The amount of income tax you’ll pay when you withdraw the money will depend on your tax bracket and age at the time of withdrawal. Generally, if you withdraw money from your traditional IRA before you’re 59½, you’ll pay an additional 10% tax. If you wait until you retire to begin making withdrawals from your traditional IRA, your investments and other sources of income (such as Social Security or income from a rental property) may be less than when you were working, and you could be in a lower tax bracket than you were during your working years. This could help you save taxes on your retirement income and keep more of your savings.
Traditional IRA contribution and deduction limits
The IRS sets contribution and deduction limits for IRAs every year. The contribution limit determines the total dollar amount you can put into your retirement account during the year, while the deduction limit determines the portion of this money that you can deduct to reduce your taxable income.
Contribution limits for traditional IRAs
For 2018, you can contribute a total of up to $5,500 to all your IRAs — both traditional and Roth if you have them — if you are younger than 50. If you’re 50 or older, you can make a catch-up contribution of an additional $1,000, bringing your annual contribution limit to $6,500. But you can’t contribute to a traditional IRA if you’re 70½ or older.
Deduction limits for traditional IRAs
The deduction amount you can take depends on your modified adjusted gross income, or MAGI, as well as your filing status and whether you or your spouse are covered by a workplace retirement plan such as a 401(k). Income phaseouts apply.
If you’re covered by a retirement plan at work, here’s what you can deduct — or not deduct — for the 2018 tax year:
|Filing status||Full deduction up to contribution limit based on MAGI limits of …||Partial deduction based on MAGI limits of …||No deduction if your MAGI is …|
|Single or head of household||$63,000 or less||More than $63,000 but less than $73,000||$73,000 or more|
|Married filing jointly or qualifying widow(er)||$101,000 or less||More than $101,000 but less than $121,000||$121,000 or more|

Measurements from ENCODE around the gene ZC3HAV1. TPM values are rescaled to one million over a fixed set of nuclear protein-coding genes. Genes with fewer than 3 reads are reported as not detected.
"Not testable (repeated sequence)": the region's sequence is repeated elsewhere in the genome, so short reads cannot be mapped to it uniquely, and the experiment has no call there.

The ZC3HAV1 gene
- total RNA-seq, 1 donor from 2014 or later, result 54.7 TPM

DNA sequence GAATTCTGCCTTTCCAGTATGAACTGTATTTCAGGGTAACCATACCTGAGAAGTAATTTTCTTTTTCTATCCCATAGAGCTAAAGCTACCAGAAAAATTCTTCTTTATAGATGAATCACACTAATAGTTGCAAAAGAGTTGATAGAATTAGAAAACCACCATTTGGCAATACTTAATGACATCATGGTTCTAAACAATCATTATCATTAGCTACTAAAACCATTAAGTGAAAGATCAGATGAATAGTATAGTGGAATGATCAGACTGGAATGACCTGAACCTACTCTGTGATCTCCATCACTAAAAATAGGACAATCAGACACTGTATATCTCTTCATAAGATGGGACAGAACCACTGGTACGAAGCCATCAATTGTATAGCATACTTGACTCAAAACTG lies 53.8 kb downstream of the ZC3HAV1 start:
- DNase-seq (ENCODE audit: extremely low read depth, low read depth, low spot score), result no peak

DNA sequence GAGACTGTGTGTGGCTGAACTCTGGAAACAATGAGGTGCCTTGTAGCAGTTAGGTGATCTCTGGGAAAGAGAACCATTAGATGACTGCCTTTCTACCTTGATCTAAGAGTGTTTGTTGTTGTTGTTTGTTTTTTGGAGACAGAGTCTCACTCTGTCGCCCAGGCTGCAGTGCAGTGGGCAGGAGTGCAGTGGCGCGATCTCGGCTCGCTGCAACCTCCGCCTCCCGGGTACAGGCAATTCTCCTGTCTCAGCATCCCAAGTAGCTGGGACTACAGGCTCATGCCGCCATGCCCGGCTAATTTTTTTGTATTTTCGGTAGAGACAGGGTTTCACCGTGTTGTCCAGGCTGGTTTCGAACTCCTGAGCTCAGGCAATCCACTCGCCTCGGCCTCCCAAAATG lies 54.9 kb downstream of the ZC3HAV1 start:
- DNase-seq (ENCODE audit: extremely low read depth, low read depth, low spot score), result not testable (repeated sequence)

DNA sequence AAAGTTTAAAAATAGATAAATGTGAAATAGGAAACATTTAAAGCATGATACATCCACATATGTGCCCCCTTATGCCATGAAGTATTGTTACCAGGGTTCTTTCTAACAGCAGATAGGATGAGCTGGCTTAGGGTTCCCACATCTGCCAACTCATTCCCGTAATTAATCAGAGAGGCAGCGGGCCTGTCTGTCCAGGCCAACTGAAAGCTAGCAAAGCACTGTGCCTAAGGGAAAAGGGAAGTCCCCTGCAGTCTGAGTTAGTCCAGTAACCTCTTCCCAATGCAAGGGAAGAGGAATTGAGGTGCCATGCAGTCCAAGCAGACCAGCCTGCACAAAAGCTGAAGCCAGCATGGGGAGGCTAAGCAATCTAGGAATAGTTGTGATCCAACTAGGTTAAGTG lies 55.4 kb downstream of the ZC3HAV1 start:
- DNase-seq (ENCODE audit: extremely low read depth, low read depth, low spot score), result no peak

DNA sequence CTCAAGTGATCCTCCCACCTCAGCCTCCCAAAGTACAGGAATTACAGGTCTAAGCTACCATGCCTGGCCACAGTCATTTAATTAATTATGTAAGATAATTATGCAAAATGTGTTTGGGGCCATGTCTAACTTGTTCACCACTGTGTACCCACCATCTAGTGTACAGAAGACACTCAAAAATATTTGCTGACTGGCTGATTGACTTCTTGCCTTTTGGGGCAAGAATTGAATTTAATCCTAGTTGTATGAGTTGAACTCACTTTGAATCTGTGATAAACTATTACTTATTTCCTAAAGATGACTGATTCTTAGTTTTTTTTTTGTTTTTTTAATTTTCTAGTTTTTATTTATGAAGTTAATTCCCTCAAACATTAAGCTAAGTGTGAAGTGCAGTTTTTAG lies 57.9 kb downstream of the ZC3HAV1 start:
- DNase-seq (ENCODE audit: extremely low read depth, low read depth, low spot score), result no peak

|Married filing separately||Not eligible||Less than $10,000||$10,000 or more|
If neither you nor your spouse participated in a workplace retirement plan — such as a 401(k) — you can deduct the full amount of your contributions.
Just make sure you don’t exceed your IRA contribution limit for the year. If you exceed your contribution limit, the IRS will impose a 6% tax each year on the excess above $5,500 that you put into your IRA, or $6,500 if you’re 50 or older. For example, if your contribution limit is $5,500, it may be in your best interest to stick to this number or to withdraw any excess contributions before the April tax filing deadline so you can avoid this penalty.
If you exceeded your contribution limit, you must report it on Form 5329 and file it along with your annual tax return. And if you aren’t able to deduct any portion of the amount you contributed to a traditional IRA, you need to file Form 8606.
When is the IRA contribution deadline for 2018?
As mentioned earlier, many employers will allow you to redirect money from your paycheck into your traditional IRA throughout the year. Automating your contributions is a great way to ensure your retirement saving stays on pace throughout the year. It can help you make the maximum allowable contribution — and reap the maximum tax deduction you’re allowed.
However, if you didn’t contribute to your IRA throughout the year, there’s still time to make contributions that can count toward your 2018 federal income taxes. You have until April 15, 2019 — the deadline for filing and paying your 2018 federal income taxes — to make an IRA contribution that can count for 2018.
IRAs help you grow your retirement nest egg, boosting your savings to give you a chance to enjoy the same — or close to the same — quality of life in your golden years as you have during your working years.
Unfortunately, most Americans don’t take full advantage of these tax-advantaged accounts. If you haven’t yet funded your traditional and Roth IRAs to the contribution limit ($5,500 total for most people younger than 50), use the next few months to make sure you hit your contribution limit by April 15. You could increase your payroll deduction, transfer money from a low-interest savings account or find places to cut your budget and use the extra funds to maximize your IRA contributions.
But don’t overdo it. If you contribute more than your limit, you could face a tax of 6% per year for as long as the excess money remains in your IRA. Instead, withdraw the excess amount and any income it earned by April 15 to avoid the excess tax.